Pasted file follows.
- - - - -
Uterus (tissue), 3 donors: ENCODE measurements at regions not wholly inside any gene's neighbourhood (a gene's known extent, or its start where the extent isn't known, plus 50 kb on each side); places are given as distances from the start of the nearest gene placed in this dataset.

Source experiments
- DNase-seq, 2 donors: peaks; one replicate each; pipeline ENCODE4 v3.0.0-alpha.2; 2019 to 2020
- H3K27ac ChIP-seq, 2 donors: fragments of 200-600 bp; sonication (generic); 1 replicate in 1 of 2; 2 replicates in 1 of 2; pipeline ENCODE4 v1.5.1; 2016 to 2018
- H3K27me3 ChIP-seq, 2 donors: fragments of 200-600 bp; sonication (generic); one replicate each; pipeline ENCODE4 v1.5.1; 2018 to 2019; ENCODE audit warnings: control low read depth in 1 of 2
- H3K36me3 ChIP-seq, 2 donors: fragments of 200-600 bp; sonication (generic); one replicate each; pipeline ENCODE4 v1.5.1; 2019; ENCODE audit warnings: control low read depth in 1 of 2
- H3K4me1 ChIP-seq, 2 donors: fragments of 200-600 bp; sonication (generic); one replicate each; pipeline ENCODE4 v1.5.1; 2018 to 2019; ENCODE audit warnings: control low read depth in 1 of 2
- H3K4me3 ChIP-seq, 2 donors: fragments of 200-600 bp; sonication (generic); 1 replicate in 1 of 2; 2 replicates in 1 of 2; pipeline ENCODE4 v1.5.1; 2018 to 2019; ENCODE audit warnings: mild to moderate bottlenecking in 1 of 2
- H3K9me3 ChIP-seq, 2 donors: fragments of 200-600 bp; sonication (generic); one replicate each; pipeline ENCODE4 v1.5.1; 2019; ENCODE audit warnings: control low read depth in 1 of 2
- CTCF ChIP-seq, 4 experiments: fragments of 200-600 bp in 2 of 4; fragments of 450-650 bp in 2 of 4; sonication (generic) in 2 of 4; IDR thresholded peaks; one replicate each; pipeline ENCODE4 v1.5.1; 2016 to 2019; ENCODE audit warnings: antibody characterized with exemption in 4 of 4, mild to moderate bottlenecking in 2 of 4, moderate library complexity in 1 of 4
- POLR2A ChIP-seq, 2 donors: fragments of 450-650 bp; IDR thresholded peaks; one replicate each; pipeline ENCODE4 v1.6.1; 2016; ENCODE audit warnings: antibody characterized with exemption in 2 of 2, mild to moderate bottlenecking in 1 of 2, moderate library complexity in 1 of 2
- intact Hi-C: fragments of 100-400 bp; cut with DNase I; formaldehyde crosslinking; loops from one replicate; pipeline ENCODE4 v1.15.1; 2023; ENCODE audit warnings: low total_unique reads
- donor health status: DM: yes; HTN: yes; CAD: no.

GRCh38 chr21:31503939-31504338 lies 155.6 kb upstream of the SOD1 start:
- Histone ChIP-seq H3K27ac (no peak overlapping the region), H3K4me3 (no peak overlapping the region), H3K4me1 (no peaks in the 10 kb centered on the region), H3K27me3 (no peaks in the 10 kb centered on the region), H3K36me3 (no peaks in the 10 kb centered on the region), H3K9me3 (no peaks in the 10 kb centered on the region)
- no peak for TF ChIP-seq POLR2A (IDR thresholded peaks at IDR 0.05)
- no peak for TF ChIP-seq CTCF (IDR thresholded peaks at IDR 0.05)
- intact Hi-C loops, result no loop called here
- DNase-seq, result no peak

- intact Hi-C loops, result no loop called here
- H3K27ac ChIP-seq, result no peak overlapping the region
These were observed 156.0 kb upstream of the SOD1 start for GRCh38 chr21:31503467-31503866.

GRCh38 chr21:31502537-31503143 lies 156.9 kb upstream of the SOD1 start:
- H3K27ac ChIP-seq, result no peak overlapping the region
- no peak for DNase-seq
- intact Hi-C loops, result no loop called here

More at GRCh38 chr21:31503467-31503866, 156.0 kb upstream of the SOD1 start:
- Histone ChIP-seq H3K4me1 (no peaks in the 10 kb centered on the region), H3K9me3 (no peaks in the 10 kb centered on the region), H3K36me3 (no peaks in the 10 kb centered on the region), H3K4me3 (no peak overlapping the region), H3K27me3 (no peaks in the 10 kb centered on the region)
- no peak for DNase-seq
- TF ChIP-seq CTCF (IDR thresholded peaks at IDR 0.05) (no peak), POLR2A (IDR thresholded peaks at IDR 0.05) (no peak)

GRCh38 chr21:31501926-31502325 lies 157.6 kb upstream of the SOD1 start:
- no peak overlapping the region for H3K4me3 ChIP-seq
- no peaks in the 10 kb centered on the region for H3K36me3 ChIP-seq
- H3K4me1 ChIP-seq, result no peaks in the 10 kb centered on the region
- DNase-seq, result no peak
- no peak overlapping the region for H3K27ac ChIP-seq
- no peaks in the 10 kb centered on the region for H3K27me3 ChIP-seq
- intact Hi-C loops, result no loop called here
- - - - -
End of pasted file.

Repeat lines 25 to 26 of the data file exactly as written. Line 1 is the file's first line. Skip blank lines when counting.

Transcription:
- no peak for DNase-seq
- intact Hi-C loops, result no loop called here